# Octal

Octal, also known as "base-8," is a number system that uses eight digits (0 - 7) to represent any integer. Octal values are sometimes used to represent data in computer science since bytes contain eight bits. For example, the octal value "10" can represent 8 bits or 1 byte. "20" represents 2 bytes, 30 represents 3, etc. Octal values are also easily translatable from binary, which uses two digits, and hexadecimal, which uses 16 digits.

To convert an octal value to a standard decimal or "denary" value, multiply each digit by 8^{n}, where *n* is the place of the digit, starting with 0, from right to left. Then add the results together. So **123** in octal can be converted to a decimal value as follows:

**8 ^{0}** x 3 +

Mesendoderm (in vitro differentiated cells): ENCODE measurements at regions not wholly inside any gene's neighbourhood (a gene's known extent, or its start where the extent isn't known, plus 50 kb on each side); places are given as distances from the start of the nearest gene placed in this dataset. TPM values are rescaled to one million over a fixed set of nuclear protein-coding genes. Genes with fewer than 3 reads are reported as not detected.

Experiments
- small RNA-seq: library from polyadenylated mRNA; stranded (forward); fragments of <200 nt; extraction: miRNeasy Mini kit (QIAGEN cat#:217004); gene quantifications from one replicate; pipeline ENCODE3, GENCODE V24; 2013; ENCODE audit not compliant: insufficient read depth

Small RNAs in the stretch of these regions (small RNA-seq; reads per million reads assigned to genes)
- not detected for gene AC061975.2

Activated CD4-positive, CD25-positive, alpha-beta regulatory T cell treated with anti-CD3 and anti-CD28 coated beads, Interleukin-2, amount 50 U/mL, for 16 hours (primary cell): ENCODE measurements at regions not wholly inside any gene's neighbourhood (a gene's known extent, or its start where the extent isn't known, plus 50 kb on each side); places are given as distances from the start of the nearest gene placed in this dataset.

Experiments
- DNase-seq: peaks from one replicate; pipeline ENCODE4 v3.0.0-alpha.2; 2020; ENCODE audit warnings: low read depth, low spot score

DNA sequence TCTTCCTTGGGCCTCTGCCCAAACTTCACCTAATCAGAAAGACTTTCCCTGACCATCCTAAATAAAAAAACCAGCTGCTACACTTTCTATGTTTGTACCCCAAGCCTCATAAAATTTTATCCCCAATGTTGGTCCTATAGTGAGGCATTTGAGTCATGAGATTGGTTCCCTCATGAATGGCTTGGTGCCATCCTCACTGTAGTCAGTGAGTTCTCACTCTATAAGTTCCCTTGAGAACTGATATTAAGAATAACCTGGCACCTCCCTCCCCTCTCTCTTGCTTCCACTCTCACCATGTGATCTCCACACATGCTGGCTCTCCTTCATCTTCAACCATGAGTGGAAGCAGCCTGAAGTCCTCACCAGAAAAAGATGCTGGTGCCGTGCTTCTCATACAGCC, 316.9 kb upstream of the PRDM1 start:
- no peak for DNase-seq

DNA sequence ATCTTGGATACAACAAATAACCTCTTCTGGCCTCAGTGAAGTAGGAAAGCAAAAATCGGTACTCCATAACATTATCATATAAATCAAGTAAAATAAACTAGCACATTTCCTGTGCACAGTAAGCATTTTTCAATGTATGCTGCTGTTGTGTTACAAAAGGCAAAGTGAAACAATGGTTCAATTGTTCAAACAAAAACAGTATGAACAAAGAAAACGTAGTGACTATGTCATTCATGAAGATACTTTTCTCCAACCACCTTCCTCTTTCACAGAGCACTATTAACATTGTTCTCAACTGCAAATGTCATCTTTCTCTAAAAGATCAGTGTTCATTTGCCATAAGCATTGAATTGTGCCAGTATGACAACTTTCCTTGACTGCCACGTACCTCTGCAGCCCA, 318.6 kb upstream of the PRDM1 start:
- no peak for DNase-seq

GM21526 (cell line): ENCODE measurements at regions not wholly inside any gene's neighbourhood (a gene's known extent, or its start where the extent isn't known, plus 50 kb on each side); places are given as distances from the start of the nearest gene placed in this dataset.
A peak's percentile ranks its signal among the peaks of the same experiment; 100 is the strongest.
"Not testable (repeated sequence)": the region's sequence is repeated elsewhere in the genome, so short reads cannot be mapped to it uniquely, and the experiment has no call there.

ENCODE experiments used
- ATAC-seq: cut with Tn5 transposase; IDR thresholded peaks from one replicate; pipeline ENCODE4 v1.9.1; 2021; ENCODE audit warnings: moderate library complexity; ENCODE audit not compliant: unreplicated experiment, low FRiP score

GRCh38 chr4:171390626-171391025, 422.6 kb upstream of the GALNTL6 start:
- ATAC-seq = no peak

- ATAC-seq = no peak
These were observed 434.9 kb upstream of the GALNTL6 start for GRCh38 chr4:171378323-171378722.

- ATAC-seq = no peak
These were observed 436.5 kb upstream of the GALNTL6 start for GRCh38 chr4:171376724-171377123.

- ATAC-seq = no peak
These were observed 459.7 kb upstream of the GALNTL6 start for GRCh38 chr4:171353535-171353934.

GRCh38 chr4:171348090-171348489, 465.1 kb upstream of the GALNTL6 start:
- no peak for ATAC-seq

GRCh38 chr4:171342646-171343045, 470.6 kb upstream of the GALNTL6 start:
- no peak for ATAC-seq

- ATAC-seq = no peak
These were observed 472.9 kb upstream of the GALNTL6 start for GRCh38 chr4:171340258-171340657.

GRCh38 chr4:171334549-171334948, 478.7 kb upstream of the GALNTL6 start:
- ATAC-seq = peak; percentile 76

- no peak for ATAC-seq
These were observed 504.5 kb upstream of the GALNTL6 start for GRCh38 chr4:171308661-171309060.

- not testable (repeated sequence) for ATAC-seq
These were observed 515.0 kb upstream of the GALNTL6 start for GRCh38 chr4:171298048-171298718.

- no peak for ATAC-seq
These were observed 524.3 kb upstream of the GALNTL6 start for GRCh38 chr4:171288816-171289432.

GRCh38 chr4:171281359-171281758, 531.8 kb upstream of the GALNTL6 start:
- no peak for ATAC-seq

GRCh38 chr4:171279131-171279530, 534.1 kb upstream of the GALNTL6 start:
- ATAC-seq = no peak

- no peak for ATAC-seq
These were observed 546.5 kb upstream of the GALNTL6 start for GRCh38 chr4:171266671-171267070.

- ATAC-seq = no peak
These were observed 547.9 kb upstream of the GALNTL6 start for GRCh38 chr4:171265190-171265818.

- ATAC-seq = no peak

**8**x 2 +

^{1}**8**x 1 =

^{2}**3**+

**16**+

**64**=

**83**

The table below shows several equal values in octal, decimal, hexadecimal, and binary:

Octal | Decimal | Hexadecimal | Binary |
---|---|---|---|

1 | 1 | 1 | 1 |

10 | 8 | 8 | 1000 |

50 | 40 | 28 | 101000 |

100 | 64 | 40 | 1000000 |

1234 | 668 | 29C | 1010011100 |

### Binary to Octal Conversion

To convert a binary value to an octal value, separate the digits into groups of three, starting from right to left. Then mulitply each 1 or 0 by 2^{n}, where *n* is the place of each digit, from right to left, starting with 0. For example, to convert the binary value 1010011100 from the table above, first separate the digits as: 1 010 011 100. Then multiply the values as follows:

- 0x1 + 0x2 + 1x4 = 4
- 1x1 + 1x2 + 0x4 = 3
- 0x0 + 1x2 + 0x4 = 2
- 1x1 + 0x2 + 0x4 = 1

The resulting value is: **oct 1234**. Octal values may also be displayed with a subscript "8," such as 1234_{8}. The bottom row of the table above can be written in subscript notation as:

1010011100_{2} = 1234_{8} = 668_{10} = 29C_{16}